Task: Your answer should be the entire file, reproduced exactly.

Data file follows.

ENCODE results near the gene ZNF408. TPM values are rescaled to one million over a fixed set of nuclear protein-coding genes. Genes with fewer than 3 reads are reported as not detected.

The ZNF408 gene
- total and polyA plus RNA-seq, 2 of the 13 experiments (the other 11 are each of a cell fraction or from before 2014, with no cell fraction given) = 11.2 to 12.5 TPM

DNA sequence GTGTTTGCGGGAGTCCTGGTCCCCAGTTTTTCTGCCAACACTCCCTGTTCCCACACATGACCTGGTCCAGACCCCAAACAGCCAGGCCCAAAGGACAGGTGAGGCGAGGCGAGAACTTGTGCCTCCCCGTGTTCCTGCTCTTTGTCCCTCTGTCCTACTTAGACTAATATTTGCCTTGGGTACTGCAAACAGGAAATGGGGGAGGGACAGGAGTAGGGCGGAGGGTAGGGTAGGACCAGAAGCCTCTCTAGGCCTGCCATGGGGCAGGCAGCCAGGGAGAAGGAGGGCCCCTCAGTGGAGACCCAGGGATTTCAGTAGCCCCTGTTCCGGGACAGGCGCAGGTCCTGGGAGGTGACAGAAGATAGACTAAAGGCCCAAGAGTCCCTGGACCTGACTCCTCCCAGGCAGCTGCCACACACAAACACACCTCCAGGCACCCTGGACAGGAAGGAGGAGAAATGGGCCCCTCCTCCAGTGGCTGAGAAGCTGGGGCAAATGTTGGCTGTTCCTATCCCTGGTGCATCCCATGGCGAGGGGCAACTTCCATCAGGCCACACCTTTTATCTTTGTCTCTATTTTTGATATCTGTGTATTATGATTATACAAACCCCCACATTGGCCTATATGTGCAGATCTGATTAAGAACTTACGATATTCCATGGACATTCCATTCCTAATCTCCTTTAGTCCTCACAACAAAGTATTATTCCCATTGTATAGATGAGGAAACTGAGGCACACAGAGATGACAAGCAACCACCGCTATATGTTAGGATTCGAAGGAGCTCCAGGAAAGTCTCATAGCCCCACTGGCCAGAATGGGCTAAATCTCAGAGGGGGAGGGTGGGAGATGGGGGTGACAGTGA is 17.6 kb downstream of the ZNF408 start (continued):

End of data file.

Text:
ENCODE results near the gene ZNF408. TPM values are rescaled to one million over a fixed set of nuclear protein-coding genes. Genes with fewer than 3 reads are reported as not detected.

The ZNF408 gene
- total and polyA plus RNA-seq, 2 of the 13 experiments (the other 11 are each of a cell fraction or from before 2014, with no cell fraction given) = 11.2 to 12.5 TPM

DNA sequence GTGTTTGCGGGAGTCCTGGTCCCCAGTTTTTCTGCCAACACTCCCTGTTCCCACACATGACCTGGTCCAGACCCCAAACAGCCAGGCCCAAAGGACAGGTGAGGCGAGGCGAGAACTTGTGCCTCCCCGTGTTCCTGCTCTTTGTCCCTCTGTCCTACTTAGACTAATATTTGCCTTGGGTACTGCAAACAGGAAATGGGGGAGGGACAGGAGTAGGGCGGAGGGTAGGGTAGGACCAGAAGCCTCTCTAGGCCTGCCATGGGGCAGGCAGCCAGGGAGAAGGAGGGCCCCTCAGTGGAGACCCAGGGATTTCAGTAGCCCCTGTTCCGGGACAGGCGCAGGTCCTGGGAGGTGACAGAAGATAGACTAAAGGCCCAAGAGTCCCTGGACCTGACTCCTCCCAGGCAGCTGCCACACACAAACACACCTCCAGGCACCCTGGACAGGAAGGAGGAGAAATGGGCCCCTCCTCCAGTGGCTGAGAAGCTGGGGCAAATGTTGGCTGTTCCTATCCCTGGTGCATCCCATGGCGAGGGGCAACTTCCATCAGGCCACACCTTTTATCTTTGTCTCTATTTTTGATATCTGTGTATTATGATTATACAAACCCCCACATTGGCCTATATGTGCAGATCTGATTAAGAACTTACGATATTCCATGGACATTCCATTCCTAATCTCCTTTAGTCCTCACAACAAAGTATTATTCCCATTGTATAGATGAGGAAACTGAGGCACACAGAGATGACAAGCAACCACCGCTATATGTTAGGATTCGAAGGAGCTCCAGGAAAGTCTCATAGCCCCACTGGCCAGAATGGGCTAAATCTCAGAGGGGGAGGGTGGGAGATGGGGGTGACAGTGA is 17.6 kb downstream of the ZNF408 start (continued):